The New South Wales Court of Appeal has ruled in favour of insurance policy holders who were denied cover by Suncorp, IAG and QBE after their businesses had experienced significant interruption due to COVID-19. Attwood Marshall Lawyers Commercial Litigation Lawyer, Georgia Taylor, discusses how reading the fine print in insurance policies can pay off.
A win for small business
In another stand out case for dodgy insurance, Suncorp, Insurance Australia Group (IAG) and QBE Insurance are being defeated by their own insurance policies in a win for small business.
We’ve all heard the ‘old ‘wives’ tale’ that you must “always read the fine print” however, for lawyers this has always been fact and not fiction. The stories are far from few, where an ordinary consumer has taken on a goliath and won because of a misspelt, poorly drafted contractual clause, or in the case for IAG, QBE Insurance and Suncorp, an outdated policy.
There is no question that 2020 has been a tough year for small business. Unfortunately, for the consumers who held insurance policies with Suncorp, IAG and QBE Insurance, their losses were exacerbated by finding out that their business disruption claims were denied.
A recent survey by CGU Insurance found that 1 in 4 small businesses would not survive if they had to close their doors for three months and further, more than a quarter of small business would need to close their doors for good because of a natural disaster. This survey highlighted the importance of business interruption insurance which is why it is commonly included and should be always recommended when setting up your business. Unfortunately, 2020 has highlighted the need more than ever before for this specific coverage.
Business interruption insurance is self-explanatory, if your business is interrupted it often guarantees the continuity of income to help you stay solvent. Common areas of this insurance include, paying key staff, paying ongoing expenses such as rent, suppliers, or loan repayments and the purchase of new equipment if the claimable event allows for it. Of course, in a global pandemic no insurance could be more valuable, and this is where the fine print steps in.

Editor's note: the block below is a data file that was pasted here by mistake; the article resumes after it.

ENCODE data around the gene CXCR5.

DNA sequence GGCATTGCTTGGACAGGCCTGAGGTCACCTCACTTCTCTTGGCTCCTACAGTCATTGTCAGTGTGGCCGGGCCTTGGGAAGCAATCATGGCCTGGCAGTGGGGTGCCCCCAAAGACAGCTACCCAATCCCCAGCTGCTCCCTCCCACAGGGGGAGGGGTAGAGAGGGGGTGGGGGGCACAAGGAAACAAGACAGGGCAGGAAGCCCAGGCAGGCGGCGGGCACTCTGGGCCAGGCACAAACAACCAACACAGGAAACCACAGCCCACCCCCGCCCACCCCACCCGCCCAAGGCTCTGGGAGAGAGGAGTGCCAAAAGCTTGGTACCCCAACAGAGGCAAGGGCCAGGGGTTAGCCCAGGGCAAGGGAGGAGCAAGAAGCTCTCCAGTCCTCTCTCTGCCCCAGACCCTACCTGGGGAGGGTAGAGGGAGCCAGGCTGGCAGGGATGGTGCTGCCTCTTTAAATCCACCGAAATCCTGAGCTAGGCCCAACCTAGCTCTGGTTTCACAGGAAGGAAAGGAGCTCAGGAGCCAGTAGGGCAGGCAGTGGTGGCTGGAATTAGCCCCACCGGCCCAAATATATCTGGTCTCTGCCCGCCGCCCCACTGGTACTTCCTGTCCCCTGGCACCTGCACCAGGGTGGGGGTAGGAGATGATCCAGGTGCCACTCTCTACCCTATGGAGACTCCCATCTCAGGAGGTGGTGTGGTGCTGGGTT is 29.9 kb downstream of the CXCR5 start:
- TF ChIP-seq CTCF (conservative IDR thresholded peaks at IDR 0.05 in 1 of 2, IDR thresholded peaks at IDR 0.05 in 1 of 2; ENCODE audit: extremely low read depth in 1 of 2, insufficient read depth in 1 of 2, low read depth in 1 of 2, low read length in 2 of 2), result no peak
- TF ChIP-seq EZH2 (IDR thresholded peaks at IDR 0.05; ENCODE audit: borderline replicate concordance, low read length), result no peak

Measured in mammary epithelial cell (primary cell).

A case of outdated insurance policies
For those insured with Suncorp, IAG and QBE Insurance, the denial of their insurance claim was based on an outdated exclusion that says that the insurer will not cover claims arising from a ‘quarantinable disease’ under the Quarantine Act 1908 “and subsequent amendments”. Fortunately for consumers, the Quarantine Act 1908 is now repealed, which means that it is no longer in effect. It was however replaced by the Biosecurity Act 2015. An astute insurer would have made a slight amendment to its policy to include the new Act. Instead, Suncorp, IAG and QBE Insurance relied on the existing wording “and subsequent amendments” to deny all business interruption claims and argued to the Court that the wording should be “construed” to reference a listed human disease under the Biosecurity Act 2015.
The full bench (five judges) presiding over the New South Wales Court of Appeal unanimously decided in favour of the policy holders and ruled against the insurers by reading the clause literally and ruled that “COVID-19 is not a disease declared to be a quarantinable under the Quarantine Act 1908 (Cth)” and therefore the exclusion did not apply.
It is now estimated that Suncorp, IAG and QBE Insurance will need to pay over $500 million for business interruption to its policy holders.
This test case lost by HDI Global Specialty will set an interpretation precedent for insurance policies alike highlighting again, that you should always read the fine print.
How can Attwood Marshall Lawyers help?
We want to help you resolve your disputes and take away the stress in your life, no matter who you are coming up against. If your business has been impacted by COVID-19 and you are battling your insurance provider, who should be assisting you through this difficult time, you have a legal right to take your complaint further. For those who have suffered a large loss due to a financial institution, court action may be your only avenue to seek compensation for your loss. In some cases, we may be able to represent you in an informal mediation process with insurance companies. Our experienced Commercial Litigation team can help determine your right to compensation and in many cases represent you on a “no-win-no-fee” basis*.